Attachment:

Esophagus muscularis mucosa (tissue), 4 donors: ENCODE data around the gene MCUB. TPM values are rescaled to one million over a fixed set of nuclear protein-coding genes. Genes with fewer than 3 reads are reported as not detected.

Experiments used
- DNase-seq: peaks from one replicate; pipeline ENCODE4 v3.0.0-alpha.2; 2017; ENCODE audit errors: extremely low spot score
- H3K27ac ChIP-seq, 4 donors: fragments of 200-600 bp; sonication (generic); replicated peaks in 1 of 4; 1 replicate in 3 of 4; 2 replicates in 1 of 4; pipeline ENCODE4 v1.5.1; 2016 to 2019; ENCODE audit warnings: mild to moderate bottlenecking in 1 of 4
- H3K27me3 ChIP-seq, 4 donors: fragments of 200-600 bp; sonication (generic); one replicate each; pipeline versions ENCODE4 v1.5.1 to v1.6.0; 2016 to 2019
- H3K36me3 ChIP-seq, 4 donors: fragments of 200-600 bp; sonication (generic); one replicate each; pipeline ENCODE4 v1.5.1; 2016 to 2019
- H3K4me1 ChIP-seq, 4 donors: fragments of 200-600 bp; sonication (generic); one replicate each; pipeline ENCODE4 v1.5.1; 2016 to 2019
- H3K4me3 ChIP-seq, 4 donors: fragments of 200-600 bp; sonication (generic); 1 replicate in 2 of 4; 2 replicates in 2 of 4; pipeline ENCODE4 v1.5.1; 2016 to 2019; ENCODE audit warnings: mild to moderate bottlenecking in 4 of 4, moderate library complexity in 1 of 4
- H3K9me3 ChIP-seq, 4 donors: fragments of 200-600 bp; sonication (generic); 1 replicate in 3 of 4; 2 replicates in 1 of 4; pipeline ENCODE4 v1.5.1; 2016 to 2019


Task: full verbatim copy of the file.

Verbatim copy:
Esophagus muscularis mucosa (tissue), 4 donors: ENCODE data around the gene MCUB. TPM values are rescaled to one million over a fixed set of nuclear protein-coding genes. Genes with fewer than 3 reads are reported as not detected.

Experiments used
- DNase-seq: peaks from one replicate; pipeline ENCODE4 v3.0.0-alpha.2; 2017; ENCODE audit errors: extremely low spot score
- H3K27ac ChIP-seq, 4 donors: fragments of 200-600 bp; sonication (generic); replicated peaks in 1 of 4; 1 replicate in 3 of 4; 2 replicates in 1 of 4; pipeline ENCODE4 v1.5.1; 2016 to 2019; ENCODE audit warnings: mild to moderate bottlenecking in 1 of 4
- H3K27me3 ChIP-seq, 4 donors: fragments of 200-600 bp; sonication (generic); one replicate each; pipeline versions ENCODE4 v1.5.1 to v1.6.0; 2016 to 2019
- H3K36me3 ChIP-seq, 4 donors: fragments of 200-600 bp; sonication (generic); one replicate each; pipeline ENCODE4 v1.5.1; 2016 to 2019
- H3K4me1 ChIP-seq, 4 donors: fragments of 200-600 bp; sonication (generic); one replicate each; pipeline ENCODE4 v1.5.1; 2016 to 2019
- H3K4me3 ChIP-seq, 4 donors: fragments of 200-600 bp; sonication (generic); 1 replicate in 2 of 4; 2 replicates in 2 of 4; pipeline ENCODE4 v1.5.1; 2016 to 2019; ENCODE audit warnings: mild to moderate bottlenecking in 4 of 4, moderate library complexity in 1 of 4
- H3K9me3 ChIP-seq, 4 donors: fragments of 200-600 bp; sonication (generic); 1 replicate in 3 of 4; 2 replicates in 1 of 4; pipeline ENCODE4 v1.5.1; 2016 to 2019